The 70’s was an age of cynicism in the US. While the fiasco in Vietnam was a blow militarily, Watergate made the people lose faith in the American Presidency. In the economic sector, the Japanese onslaught, dealt a huge blow to the American automobile industry, and most of the cities were reeling under crime, riots and urban decay. So when Travis Bickle, arrived on screen in Taxi Driver(1976), ranting against the scum of the earth, he was in effect, echoing the cynicism of the average American. To call Taxi Driver a classic would be an understatement, its an iconic movie.And maybe i guess, because there is a bit of a Travis Bickle in me too, a bitter, cynical loner, but then thats another topic.

Take one of the best shots in the movie, where Bickle, drives the taxi through the seedy streets of New York, narrating his feelings about the scum of the earth. You have the narration, and the shots are in dark dim lit, rushing past, with the shady brothels, dimly lit shops, hustlers, small time hood. Marty actually brings that grimy, gritty New York into focus, with his camera angles, where you get the feel of riding in the taxi itself. Marty would again use the same technique in Raging Bull, where the boxing scenes, give you the feeling of being there. And yes the open ended climax, which still has people discussing about it. Now one very important aspect here is Bernard Hermann’s background score, at no stage does the music intrude into the scene, and yet it forms such an important aspect of the movie. Maybe this is something a certain Ram Gopal Verma could keep in mind while making a movie. And yes Robert De Niro in a tour de force performance as Travis Bickle. He makes us totally emphathize with his character of a cynical, lonely loser who becomes an unlikely hero. Marty however was left empty handed at the Oscars, as the Academy preferred the feel good Americana of Rocky.

Marty attempted to pay a homage to his favorite genre, the American Musical, with 1977’s New York, New York, starring his favorite Robert De Niro again. However Marty’s attempt to move away from gritty realism to the showmanship splendour of the American musical, did not find favor with critics, and in age where gritty realism was the key word, it some how seemed a misfit. The movie was a major disaster at the box office, and its failure led Marty to depression and drugs.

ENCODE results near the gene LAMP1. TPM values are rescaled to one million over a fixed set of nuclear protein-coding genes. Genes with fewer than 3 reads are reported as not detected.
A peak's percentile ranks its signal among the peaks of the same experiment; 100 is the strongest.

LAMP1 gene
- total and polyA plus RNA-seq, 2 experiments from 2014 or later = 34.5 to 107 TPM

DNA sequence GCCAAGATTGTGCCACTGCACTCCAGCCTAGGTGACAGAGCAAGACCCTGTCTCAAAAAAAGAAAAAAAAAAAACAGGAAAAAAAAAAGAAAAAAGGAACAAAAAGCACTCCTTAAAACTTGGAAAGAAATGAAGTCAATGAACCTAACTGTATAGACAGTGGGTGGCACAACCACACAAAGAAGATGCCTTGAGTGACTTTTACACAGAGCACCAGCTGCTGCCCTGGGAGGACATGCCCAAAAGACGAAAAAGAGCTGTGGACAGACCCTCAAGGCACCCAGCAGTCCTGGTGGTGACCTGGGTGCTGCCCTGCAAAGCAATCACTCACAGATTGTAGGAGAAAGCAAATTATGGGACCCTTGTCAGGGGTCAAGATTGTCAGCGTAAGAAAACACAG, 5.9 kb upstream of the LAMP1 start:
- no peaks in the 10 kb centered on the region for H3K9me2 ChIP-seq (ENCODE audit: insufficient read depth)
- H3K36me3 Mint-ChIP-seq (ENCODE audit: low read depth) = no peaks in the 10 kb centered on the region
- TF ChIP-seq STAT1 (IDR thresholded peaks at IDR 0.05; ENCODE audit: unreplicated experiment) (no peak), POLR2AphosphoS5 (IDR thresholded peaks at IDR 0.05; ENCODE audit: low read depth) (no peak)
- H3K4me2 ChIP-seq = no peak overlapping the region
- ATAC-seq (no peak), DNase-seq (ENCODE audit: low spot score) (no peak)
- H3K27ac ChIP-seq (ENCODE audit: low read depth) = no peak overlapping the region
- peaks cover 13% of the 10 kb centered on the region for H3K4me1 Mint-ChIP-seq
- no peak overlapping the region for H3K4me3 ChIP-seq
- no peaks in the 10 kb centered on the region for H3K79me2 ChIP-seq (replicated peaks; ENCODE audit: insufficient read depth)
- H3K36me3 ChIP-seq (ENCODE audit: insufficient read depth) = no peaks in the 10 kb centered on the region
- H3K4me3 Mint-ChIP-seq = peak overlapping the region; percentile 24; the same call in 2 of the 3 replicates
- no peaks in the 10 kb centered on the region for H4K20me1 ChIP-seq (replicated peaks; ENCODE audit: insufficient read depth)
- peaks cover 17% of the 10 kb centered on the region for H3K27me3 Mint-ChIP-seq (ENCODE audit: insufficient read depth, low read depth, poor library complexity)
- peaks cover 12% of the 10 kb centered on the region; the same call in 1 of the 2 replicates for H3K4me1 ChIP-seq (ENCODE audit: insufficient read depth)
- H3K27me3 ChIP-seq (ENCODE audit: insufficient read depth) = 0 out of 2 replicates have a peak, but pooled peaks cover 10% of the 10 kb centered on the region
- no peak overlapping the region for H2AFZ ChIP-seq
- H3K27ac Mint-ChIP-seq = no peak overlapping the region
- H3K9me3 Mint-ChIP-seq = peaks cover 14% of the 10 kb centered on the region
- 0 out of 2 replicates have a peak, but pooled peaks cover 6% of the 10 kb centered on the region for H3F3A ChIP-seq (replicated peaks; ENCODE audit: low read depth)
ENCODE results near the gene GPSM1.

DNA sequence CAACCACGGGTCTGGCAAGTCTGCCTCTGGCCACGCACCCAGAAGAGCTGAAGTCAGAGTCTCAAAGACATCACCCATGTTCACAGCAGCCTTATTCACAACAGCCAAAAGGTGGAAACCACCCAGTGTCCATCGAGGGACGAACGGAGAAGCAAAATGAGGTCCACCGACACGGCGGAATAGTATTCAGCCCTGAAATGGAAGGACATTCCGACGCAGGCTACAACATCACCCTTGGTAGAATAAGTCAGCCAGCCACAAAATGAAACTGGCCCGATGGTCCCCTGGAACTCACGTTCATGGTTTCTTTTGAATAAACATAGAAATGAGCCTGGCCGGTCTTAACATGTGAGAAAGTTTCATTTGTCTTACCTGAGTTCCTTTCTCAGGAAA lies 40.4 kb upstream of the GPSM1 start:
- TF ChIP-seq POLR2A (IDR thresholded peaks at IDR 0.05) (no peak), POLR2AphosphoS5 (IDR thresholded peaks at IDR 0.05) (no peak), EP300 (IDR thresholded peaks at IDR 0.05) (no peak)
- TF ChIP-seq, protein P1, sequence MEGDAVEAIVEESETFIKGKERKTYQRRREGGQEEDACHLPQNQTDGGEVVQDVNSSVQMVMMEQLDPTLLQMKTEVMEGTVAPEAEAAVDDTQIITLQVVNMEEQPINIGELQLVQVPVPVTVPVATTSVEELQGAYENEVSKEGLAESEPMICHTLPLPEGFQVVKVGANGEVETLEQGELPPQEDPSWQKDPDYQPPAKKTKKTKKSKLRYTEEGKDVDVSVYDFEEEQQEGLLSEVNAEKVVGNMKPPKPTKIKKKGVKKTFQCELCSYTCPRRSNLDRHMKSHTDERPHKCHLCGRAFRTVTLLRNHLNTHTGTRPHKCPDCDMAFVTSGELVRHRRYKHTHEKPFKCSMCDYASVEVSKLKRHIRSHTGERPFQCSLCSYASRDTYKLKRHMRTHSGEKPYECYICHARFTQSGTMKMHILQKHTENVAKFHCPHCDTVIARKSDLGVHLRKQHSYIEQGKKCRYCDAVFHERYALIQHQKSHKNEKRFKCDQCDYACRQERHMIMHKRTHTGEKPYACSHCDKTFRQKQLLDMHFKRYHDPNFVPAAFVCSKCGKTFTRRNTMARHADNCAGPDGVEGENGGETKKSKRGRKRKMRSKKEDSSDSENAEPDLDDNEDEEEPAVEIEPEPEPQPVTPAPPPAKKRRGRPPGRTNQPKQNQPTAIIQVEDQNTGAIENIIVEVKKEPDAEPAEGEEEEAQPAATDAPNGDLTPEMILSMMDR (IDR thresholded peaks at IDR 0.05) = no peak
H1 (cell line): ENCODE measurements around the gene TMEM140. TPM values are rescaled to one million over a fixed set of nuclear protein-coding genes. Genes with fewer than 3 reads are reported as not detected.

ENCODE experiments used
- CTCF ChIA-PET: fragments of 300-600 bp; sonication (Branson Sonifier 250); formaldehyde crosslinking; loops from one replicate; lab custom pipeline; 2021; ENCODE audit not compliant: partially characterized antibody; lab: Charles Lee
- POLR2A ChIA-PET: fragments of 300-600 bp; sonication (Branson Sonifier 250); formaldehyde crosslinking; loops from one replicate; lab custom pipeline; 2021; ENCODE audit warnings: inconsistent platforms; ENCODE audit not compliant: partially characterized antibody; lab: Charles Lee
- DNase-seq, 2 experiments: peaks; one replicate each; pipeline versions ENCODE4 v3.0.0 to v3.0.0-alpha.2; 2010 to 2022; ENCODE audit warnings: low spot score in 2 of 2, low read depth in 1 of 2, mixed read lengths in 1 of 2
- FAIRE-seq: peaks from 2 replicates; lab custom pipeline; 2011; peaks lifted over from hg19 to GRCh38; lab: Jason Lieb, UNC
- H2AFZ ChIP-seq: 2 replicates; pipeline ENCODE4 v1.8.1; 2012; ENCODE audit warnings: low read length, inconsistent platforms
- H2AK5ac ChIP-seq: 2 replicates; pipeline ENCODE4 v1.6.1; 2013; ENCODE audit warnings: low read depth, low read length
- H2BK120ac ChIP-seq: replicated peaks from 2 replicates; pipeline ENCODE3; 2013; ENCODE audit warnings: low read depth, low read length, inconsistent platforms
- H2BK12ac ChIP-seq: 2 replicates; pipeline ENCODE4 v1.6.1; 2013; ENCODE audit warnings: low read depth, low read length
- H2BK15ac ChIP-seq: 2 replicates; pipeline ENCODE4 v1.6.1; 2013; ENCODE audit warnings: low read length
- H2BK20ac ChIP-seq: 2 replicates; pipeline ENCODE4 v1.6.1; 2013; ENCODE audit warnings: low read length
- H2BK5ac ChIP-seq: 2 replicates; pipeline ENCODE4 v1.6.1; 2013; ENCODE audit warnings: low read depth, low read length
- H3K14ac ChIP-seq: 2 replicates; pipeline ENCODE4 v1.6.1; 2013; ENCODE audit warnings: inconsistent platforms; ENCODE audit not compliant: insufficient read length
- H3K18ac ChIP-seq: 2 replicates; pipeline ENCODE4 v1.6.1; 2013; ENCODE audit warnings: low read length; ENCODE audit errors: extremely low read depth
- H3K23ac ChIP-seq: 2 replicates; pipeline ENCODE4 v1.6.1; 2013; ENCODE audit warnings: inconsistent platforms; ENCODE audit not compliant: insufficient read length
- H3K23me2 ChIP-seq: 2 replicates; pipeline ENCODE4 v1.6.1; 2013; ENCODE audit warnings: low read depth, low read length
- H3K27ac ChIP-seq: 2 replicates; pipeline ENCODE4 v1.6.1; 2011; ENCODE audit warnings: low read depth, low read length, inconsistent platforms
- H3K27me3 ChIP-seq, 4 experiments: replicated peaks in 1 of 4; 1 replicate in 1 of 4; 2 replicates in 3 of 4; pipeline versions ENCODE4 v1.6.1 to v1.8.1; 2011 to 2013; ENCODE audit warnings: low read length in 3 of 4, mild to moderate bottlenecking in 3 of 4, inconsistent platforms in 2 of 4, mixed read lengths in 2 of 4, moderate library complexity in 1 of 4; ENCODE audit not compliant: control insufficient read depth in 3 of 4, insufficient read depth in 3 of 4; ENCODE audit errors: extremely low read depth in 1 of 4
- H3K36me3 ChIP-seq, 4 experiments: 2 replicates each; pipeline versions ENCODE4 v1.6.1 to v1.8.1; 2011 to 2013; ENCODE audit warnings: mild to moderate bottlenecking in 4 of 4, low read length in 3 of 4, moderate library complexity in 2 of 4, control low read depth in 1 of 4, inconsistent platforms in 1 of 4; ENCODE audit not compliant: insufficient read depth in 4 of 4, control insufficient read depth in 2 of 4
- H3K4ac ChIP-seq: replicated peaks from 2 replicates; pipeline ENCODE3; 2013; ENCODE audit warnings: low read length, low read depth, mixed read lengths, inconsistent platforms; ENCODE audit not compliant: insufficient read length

Robert De Niro helped Marty come out of his cocaine addiction after the failure of New York, New York, and then in 1980, the two collaborated on another classic movie, Raging Bull. Based on the memoirs of real life boxer Jake De La Motta, with De Niro, in the title role, the movie was the fascinating study of the rise and fall of a champion. Shot totally in B&W, the movie is famous for it’s unforgettable boxing sequences. Where Marty, took the viewers to the seedy underbelly of New York in a Taxi before, here he takes us inside the ring. Most of the shots are in framed close up, with the camera panning dizzy angles, and what you see is boxing which is raw, violent, intense and ferocious. No punches pulled here literally.But Raging Bull, is not just about boxing, it is also a pyschological profile of an insecure character, who suspects his wife, only because she is beautiful. A kind of Othello, in this case the suspect being De La Motta’s own brother. In a way Jake Le Motta is different from Travis Bickle. Bickle is a loser, a social outcast, a loner, who lives in a delusional world of his own. But you end up emphathizing with him, Le Motta on the other hand is a totally unsympathetic character. He suspsects his wife of sleeping with his brother, and the scene where unable to face his constant harrasment, she shouts back at him, that she is sleeping with his brother, is just too harrowing. Raging Bull is not the standard hero becomes a champion kind of sports movie. It is a harrowing look into the fall of a man, unable to face his own inner demons, and De Niro won the award deservedly for his portrayal. And yes another great performance by Joe Pesci, as De Niro’s brother, who is the target of his ire.